As coaches we often see accelerated progress with some players and less with others, it is our role to understand why and how this occurs. The skill of young cricketers is a great accelerator, but an effective routine can make a great deal of impact to players of all abilities, it can even be a greater differentiator.
How important is it for coaches to encourage and develop routine with young cricketers?
To see the greatest impact of routine, we should start with looking at the pros!
If you have an opportunity to observe professional off season training you might be surprised to see how similar it is to training during the season – other than it is usually done indoors or in warmer climates!
Something you may notice is that players don’t look all that different in size, they will generally carry the same frame they would during the season.
Performance is not likely to be much different either – fast bowlers will still be bowling fast, batters will still be hitting hard!
Professional cricketers will generally know exactly what he or she will do each and every day leading up to the first delivery of the first game of the season.
The ability to prepare on a daily and weekly basis throughout the year with consistent routines can lend itself to enhanced performance. Should coaches working with young cricketers conclude that their training routine must continue out of season?
Young cricketers’ skill level certainly matters. But, in addition to skill, routines and preparation can make a major difference. This isn’t necessarily because the player needs them, particularly as junior cricket seasons are relatively short and less demanding than the professional game. Rather, it is because solid and consistent routines foster greater improvements in training and more effective work habits.
The best training programmes will be effective for young cricketers, but can be enhanced when the programme is applied as routine. Committing to preparation is a must for any young cricketer looking to improve their performance.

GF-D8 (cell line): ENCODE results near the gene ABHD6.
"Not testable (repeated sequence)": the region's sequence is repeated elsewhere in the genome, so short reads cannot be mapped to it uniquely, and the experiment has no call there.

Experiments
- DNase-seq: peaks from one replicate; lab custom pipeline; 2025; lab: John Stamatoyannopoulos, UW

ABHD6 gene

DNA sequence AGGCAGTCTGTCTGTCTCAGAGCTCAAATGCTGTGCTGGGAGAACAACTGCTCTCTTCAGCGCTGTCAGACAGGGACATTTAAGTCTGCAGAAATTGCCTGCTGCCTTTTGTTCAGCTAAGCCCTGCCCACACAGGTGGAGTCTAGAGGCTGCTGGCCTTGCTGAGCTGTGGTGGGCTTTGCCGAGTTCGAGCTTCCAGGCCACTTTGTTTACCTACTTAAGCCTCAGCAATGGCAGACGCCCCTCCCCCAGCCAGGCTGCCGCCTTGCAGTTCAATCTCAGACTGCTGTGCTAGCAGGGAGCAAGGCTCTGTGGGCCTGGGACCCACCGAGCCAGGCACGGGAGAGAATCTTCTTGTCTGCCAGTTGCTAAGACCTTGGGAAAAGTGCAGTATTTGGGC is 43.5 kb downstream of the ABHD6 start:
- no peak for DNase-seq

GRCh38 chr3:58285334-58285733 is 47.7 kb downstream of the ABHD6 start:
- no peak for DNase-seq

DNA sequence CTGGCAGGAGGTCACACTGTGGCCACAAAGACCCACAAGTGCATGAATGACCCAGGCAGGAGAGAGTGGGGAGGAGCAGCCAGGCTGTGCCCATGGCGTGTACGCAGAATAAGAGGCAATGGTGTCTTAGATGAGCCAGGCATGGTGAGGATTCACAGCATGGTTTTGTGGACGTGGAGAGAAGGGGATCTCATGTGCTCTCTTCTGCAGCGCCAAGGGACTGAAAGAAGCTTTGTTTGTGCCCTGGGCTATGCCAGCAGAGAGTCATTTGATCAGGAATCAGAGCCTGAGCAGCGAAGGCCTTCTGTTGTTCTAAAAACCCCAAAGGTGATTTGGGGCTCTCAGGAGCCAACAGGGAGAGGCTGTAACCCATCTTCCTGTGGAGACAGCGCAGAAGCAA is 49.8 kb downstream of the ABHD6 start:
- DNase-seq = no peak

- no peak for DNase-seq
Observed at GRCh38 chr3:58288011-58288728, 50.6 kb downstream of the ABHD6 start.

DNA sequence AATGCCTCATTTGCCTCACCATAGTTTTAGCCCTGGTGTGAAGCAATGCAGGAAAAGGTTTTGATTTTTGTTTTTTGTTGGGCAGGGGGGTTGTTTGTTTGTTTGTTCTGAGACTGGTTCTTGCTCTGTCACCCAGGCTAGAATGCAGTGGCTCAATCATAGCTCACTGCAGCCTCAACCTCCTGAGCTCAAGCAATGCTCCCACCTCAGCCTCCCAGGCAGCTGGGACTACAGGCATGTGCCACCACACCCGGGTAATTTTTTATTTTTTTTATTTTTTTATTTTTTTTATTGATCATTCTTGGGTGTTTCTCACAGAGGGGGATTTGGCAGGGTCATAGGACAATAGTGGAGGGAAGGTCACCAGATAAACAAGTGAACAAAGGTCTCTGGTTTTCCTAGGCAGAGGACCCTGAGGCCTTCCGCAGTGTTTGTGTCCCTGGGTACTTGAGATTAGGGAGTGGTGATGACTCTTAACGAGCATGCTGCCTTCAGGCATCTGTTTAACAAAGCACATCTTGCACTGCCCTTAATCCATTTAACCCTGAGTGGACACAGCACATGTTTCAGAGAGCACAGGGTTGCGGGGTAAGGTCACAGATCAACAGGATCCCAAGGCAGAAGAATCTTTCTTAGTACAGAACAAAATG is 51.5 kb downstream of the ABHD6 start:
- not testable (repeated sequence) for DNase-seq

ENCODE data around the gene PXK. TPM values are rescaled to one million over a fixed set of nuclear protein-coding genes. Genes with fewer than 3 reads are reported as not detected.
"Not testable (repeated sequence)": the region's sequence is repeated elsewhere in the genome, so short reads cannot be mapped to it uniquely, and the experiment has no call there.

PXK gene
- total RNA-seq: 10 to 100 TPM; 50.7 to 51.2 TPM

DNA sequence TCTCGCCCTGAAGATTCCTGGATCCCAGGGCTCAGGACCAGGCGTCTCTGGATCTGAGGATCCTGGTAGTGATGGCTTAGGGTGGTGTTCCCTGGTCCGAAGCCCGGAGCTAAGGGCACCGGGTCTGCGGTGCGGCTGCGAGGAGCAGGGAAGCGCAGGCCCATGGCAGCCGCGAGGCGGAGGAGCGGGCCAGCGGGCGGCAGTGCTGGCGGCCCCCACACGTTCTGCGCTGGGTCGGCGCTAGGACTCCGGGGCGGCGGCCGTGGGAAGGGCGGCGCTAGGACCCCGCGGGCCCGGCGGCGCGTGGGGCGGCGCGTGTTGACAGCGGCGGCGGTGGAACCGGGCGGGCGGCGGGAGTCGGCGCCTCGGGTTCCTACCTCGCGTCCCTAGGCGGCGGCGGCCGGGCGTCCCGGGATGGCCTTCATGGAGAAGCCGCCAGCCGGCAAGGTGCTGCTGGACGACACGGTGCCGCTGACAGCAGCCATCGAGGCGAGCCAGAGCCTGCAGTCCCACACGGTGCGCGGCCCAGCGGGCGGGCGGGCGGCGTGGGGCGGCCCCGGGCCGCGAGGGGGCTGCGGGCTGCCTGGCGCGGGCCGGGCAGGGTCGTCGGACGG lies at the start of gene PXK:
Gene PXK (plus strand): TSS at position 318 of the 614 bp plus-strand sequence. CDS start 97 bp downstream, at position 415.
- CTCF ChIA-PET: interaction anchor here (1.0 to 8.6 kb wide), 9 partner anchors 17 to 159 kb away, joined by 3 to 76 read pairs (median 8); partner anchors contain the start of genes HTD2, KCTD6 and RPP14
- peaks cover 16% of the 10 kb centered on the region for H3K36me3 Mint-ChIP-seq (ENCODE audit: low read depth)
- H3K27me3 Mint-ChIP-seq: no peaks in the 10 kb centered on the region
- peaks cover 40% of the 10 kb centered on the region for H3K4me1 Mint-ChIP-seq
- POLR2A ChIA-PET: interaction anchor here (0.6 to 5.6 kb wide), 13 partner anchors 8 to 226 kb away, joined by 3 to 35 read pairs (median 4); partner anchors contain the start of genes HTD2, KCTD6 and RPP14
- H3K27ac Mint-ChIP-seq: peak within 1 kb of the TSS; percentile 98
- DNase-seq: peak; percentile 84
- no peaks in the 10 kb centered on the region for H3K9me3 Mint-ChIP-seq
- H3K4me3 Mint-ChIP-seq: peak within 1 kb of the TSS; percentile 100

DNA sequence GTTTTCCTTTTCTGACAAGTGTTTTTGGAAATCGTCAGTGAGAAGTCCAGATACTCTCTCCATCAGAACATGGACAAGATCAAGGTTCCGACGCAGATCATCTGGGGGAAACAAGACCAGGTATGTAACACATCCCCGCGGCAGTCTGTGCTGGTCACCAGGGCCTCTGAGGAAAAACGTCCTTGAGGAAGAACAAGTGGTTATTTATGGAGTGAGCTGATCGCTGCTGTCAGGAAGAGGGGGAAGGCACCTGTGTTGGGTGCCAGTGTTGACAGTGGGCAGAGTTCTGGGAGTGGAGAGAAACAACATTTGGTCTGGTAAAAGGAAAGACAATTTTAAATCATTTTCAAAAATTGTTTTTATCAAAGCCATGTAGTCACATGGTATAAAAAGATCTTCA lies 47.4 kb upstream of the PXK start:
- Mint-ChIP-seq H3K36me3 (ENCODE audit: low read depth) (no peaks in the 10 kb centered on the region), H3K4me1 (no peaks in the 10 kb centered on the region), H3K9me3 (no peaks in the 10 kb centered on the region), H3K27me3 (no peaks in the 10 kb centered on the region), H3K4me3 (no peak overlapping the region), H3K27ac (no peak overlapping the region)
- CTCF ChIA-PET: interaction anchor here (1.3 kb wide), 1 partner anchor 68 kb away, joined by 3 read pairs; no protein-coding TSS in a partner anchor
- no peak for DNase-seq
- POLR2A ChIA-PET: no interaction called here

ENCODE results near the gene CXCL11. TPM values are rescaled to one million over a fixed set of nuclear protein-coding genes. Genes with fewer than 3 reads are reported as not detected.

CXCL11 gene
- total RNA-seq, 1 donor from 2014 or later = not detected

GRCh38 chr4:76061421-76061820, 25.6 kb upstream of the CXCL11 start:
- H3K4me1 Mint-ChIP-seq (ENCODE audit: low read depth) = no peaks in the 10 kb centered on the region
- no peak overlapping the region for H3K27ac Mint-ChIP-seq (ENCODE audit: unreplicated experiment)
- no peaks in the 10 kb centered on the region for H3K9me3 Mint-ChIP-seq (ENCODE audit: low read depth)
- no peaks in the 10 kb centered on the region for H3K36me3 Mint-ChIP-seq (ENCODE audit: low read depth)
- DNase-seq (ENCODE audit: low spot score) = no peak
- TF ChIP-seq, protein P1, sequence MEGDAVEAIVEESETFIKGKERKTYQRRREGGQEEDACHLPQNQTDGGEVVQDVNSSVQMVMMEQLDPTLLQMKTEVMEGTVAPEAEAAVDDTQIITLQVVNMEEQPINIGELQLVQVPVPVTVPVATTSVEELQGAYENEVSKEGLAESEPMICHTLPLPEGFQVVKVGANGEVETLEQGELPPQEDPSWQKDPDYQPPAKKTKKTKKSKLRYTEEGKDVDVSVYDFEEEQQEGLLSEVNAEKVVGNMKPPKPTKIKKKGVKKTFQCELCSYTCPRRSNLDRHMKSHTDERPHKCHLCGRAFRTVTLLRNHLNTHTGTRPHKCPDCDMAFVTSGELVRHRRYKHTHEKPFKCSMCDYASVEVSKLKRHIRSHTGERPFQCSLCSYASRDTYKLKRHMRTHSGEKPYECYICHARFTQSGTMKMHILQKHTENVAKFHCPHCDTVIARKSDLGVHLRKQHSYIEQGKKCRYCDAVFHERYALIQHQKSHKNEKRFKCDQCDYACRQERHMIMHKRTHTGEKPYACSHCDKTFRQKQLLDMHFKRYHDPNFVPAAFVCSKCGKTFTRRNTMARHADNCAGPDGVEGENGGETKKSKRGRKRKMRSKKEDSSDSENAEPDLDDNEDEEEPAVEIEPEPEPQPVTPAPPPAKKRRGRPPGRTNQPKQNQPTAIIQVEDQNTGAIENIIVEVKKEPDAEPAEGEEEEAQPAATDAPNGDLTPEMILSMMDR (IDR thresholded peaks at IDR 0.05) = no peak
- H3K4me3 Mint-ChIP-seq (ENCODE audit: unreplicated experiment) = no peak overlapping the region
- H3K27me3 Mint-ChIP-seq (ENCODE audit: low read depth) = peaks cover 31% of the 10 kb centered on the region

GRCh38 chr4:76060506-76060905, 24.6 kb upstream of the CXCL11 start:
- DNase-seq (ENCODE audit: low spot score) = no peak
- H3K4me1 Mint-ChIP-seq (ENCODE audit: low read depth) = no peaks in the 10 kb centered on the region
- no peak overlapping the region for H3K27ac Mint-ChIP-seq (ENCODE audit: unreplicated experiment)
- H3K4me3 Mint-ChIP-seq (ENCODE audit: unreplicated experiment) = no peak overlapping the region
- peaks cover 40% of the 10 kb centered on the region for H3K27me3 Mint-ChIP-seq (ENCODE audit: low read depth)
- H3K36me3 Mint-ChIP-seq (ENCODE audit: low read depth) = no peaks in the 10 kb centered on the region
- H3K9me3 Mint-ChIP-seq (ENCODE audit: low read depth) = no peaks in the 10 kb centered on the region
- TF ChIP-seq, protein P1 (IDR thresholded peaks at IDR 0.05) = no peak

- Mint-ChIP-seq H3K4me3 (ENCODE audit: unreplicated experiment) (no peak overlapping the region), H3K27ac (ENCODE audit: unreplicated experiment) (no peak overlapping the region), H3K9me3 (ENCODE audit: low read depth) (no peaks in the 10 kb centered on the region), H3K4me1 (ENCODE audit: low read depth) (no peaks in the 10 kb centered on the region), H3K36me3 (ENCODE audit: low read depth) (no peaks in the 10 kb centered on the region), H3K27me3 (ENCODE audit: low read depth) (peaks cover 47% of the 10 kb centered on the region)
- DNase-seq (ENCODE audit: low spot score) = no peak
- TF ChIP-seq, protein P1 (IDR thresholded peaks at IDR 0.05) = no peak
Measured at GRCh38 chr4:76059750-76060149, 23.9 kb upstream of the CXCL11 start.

By developing routine – one that is manageable and that the player enjoys – the player is more likely to always be in the best position to develop.
All young cricketers cannot be expected to have a professional routine. They may not even have a consistent routine at first – they may not need one or even want one!
The goal for coaches should be to experiment and understand what works best for their players. Once a young and aspiring cricketer reaches maturity they should begin learning what they like, what they don’t like, how their body is affected by training, and what helps them to get the best results.
The idea should be that coaches help to instil good work habits early and encourage fun and progressive routines within their training programmes - routines that can be applied at training sessions and away from training sessions. As players progress to the next level they can use this knowledge to develop a routine that meets their training and playing demands.
While age and skill can dictate what a cricketer can and can’t do, coaches should not discourage a player from learning more about themselves.
As a young cricketer matures and progresses, it is vital that they work hard to find out what training routines work best and help them accomplish their goals. As a coach instils routine with players it will serve as a differentiator between those players and others.